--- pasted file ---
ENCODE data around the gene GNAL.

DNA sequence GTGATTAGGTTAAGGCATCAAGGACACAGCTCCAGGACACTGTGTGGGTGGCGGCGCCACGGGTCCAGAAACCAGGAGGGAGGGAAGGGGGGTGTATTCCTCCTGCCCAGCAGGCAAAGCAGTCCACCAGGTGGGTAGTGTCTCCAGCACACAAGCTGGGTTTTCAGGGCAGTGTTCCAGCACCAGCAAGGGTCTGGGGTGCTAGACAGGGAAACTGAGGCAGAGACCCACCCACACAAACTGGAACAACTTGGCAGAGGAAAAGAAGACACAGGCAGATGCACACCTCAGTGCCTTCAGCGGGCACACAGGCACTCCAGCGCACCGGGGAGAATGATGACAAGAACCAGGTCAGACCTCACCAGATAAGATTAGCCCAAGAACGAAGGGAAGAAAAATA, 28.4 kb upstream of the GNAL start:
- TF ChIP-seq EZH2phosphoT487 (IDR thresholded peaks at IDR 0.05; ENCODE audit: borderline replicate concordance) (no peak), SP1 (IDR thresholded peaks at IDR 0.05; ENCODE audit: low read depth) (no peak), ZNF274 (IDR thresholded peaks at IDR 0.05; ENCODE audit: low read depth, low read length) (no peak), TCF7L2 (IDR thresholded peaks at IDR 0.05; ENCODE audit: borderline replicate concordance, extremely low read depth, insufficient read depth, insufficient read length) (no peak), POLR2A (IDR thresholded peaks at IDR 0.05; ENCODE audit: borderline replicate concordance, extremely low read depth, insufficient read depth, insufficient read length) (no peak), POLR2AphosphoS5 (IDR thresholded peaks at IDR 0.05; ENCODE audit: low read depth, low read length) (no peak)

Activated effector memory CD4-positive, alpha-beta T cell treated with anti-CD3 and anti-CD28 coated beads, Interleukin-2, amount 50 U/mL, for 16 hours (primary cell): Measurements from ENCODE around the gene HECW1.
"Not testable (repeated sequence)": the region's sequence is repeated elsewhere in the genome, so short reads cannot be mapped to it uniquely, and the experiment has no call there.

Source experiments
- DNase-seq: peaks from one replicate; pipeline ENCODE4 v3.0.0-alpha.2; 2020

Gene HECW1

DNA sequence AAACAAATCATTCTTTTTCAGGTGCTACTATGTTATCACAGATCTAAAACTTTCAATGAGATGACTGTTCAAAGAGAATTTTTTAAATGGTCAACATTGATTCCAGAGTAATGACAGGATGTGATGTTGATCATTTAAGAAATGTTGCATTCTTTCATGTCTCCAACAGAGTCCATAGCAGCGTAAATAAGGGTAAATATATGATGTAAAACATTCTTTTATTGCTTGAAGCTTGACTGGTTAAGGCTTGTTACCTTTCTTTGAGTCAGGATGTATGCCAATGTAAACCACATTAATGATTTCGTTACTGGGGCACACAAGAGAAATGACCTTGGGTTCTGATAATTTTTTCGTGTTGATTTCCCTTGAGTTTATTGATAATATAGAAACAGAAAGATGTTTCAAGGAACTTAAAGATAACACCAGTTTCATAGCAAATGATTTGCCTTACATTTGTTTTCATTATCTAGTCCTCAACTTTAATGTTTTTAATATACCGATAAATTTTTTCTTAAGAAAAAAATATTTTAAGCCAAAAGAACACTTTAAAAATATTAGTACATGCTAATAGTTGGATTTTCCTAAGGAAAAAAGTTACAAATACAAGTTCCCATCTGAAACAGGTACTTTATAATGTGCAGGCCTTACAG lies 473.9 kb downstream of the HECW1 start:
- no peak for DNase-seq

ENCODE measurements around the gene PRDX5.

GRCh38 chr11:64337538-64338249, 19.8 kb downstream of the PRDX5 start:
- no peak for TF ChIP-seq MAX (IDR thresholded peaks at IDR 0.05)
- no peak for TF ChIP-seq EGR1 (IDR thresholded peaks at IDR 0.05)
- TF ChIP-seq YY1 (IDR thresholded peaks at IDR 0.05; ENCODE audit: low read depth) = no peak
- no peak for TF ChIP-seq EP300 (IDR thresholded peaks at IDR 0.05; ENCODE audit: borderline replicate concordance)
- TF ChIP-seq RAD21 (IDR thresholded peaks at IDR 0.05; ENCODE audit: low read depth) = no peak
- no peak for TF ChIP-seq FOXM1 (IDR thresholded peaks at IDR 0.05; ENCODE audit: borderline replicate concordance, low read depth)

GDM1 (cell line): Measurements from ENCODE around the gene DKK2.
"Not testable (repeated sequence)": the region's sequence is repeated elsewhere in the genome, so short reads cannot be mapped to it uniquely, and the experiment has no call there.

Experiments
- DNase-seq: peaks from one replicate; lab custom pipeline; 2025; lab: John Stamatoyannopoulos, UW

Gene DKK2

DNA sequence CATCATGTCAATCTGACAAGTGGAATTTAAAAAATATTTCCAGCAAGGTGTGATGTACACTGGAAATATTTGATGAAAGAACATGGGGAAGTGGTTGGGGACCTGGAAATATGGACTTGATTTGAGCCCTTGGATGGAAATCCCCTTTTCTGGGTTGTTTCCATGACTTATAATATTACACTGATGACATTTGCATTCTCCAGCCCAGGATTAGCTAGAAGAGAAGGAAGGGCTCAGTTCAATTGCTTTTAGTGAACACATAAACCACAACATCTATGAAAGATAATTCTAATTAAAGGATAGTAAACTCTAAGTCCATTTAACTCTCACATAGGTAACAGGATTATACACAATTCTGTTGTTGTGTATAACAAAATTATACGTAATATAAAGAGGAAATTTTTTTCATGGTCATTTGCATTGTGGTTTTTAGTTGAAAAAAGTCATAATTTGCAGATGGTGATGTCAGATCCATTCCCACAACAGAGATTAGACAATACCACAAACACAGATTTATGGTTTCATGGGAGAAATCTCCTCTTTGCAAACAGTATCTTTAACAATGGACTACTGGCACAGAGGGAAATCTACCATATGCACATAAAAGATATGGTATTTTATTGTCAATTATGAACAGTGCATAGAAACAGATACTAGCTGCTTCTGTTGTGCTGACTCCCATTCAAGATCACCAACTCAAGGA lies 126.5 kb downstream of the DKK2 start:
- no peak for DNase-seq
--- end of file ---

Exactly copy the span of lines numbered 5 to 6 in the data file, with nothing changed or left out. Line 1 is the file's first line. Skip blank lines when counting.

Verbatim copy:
"Not testable (repeated sequence)": the region's sequence is repeated elsewhere in the genome, so short reads cannot be mapped to it uniquely, and the experiment has no call there.

Source experiments